Today Helen and I went to the Didcot Railway Centre; home of the The Great Western Society; who were offered the use of the Didcot Motive Power Depot site, and they took over the site in 1967. The society has a comprehensive collection of ex Great Western Railway (GWR) locomotives and rolling stock. There are two short lengths of running track, each with a station at both ends.
The shorter of the two lengths – the ‘branch line’ – has a wayside halt station named Didcot Halt at one end while at the other end is the transshipment shed dating from broad gauge days, when it was used for transferring goods from broad to “narrow” (i.e. standard) gauge rolling stock and vice-versa. It has been carefully moved and reconstructed from its original site nearby. This is where the broad gauge (7 ft 0 1⁄4 in (2,140 mm)) Firefly replica, completed in 2005 operates.
Here Helen can be seen demonstrating the difference in size between Broad Gauge, and Standard Gauge,
The Recently built Peppercorn class A1 Pacific steam locomotive 60163 Tornado was at the centre running with stock;
Also on site is a replica of Fire Fly. The Original Fire Fly was a Daniel Gooch Locomotive built in 1840 to run on Brunel’s broad gauge Great Western Railway between Bristol and London.
The replica was conceived by the members of the Firefly Trust and they have assembled it at Didcot Railway Centre where it now operates.
‘Fire Fly’ operates the broad gauge railway together with a replica of a third class coach, open to the elements, built by the National Railway Museum for the 150th anniversary of the Great Western Railway in 1985.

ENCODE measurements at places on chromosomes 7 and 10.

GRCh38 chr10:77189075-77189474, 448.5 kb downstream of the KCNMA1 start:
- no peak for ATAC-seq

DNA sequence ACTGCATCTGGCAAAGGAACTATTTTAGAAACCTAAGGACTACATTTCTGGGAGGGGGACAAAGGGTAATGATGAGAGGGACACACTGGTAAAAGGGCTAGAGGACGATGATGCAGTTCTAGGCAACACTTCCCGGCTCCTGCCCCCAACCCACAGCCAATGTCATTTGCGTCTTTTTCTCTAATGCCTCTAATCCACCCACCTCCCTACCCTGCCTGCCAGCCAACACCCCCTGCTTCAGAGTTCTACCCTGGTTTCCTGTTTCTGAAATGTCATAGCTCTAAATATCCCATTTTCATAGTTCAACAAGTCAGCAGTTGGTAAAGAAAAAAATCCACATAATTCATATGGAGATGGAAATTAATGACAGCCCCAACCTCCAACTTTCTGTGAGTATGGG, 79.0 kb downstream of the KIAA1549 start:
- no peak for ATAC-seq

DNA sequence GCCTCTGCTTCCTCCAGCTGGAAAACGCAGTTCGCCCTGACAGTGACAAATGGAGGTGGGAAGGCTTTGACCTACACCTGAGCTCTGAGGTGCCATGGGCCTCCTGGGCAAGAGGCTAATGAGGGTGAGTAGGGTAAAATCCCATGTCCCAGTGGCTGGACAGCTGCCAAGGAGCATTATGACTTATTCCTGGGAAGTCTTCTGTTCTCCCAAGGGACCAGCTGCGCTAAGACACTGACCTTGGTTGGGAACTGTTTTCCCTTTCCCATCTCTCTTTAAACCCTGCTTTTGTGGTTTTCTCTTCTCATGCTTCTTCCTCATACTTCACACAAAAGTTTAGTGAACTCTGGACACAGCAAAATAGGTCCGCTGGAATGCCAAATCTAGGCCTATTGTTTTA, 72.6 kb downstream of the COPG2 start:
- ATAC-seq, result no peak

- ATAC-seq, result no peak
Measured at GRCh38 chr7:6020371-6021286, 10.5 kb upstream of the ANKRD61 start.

The original ‘Fire Fly’ was the first locomotive designed by Daniel Gooch, first locomotive superintendent of the Great Western Railway, and was one of a class of sixty two; built in May 1840 it ran until 1870. Gooch took advantage of the broad gauge; his locomotives travelled at much faster speeds than those made previously. In all he designed 340 locomotives.
The Fire Fly class handled the principal trains from London to Bristol when they were new and were capable of hauling trains weighing 80 tons at speeds up to 60 miles per hour; one of the class hauled the first royal train, taking Queen Victoria from Slough to London, in 1842. The wheel arrangement is 2-2-2, the single driving wheel being 7 feet diameter, and the weight 24 tons 4 cwt.
Another two interesting things on site are Rail motors, one is a Steam Railmotor, Great Western Steam rail motor, number 93 was built in Swindon Works in 1908, and was stabled out of Southall, and latter to Stourbridge Junction, The Steam rail motors were forerunners of DMUs and EMUs, they were designed to compete against the competition from tramways, and Buses
The other Railmotor is one of only two examples remaining, and currently the only one in running order, it is powered by two 9.6 Litre 8-Cylinder AEC engines through a Wilson epicyclic gearbox.
All the photos: